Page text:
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In vivo label-free optical monitoring of structural and metabolic remodeling of myocardium following infarction

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Title: In vivo label-free optical monitoring of structural and metabolic remodeling of myocardium following infarction
Authors: Lagarto, J
Dyer, B
Dunsby, C
Peters, N
French, P
Dunsby, C
Lyon, A
Item Type: Journal Article
Abstract: Cardiac remodeling following myocardial infarction (MI) involves structural and functional alterations in the infarcted and remote viable myocardium that can ultimately lead to heart failure. The underlying mechanisms are not fully understood and, following our previous study of the autofluorescence lifetime and diffuse reflectance signatures of the myocardium in vivo at 16 weeks post MI in rats [Biomed. Opt. Express 6(2), 324 (2015)], we here present data obtained at 1, 2 and 4 weeks post myocardial infarction that help follow the temporal progression of these changes. Our results demonstrate that both structural and metabolic changes in the heart can be monitored from the earliest time points following MI using label-free optical readouts, not only in the region of infarction but also in the remote non-infarcted myocardium. Changes in the autofluorescence intensity and lifetime parameters associated with collagen type I autofluorescence were indicative of progressive collagen deposition in tissue that was most pronounced at earlier time points and in the region of infarction. In addition to significant collagen deposition in infarcted and non-infarcted myocardium, we also report changes in the autofluorescence parameters associated with reduced nicotinamide adenine (phosphate) dinucleotide (NAD(P)H) and flavin adenine dinucleotide (FAD), which we associate with metabolic alterations throughout the heart. Parallel measurements of the diffuse reflectance spectra indicated an increased contribution of reduced cytochrome c. Our findings suggest that combining time-resolved spectrofluorometry and diffuse reflectance spectroscopy could provide a useful means to monitor cardiac function in vivo at the time of surgery.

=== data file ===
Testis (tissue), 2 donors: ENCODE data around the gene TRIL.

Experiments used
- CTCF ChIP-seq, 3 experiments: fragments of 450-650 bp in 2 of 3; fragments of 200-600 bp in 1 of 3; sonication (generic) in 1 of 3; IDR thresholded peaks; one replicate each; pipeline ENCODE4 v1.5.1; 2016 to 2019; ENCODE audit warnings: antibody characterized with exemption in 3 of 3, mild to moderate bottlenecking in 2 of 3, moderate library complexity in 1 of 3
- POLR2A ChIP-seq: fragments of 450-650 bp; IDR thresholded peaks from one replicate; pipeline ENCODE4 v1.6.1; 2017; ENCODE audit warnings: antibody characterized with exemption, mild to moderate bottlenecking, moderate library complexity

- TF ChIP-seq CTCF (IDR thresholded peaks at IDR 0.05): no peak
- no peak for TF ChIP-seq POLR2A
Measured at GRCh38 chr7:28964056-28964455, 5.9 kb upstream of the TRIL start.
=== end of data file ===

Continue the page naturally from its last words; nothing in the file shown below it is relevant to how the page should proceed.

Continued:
Issue Date: 21-Jun-2019
Date of Acceptance: 29-May-2019
URI: http://hdl.handle.net/10044/1/70738
DOI: 10.1364/BOE.10.003506
ISSN: 2156-7085
Publisher: Optical Society of America
Start Page: 3506
End Page: 3521
Journal / Book Title: Biomedical Optics Express
Volume: 10
Issue: 7
Copyright Statement: © 2019 Published by The Optical Society under the terms of the Creative Commons Attribution 4.0 License (https://creativecommons.org/licenses/by/4.0/). Further distribution of this work must maintain attribution to the author(s) and the published article’s title, journal citation, and DOI.
Sponsor/Funder: Engineering & Physical Science Research Council (EPSRC)
British Heart Foundation
British Heart Foundation
British Heart Foundation
British Heart Foundation
Rosetrees Trust
Imperial College Healthcare NHS Trust- BRC Funding
Imperial College Healthcare NHS Trust- BRC Funding
British Heart Foundation
Funder's Grant Number: EP/I02770X/1
RG/16/3/32175
FS/11/67/28954
PG/16/17/32069
PG/16/17/32069
A1407/ M645
RDB02
RDF01
RE/18/4/34215
Keywords: Science & Technology
Life Sciences & Biomedicine
Physical Sciences
Biochemical Research Methods
Optics
Radiology, Nuclear Medicine & Medical Imaging
Biochemistry & Molecular Biology
TIME-RESOLVED AUTOFLUORESCENCE
FLUORESCENCE
SPECTROSCOPY
MATRIX
MORPHOLOGY
MYOGLOBIN
EXPANSION
CARTILAGE
TISSUES
STATES
0205 Optical Physics
0912 Materials Engineering
Publication Status: Published
Online Publication Date: 2019-06-21
Appears in Collections:Physics
Photonics
National Heart and Lung Institute
Faculty of Natural Sciences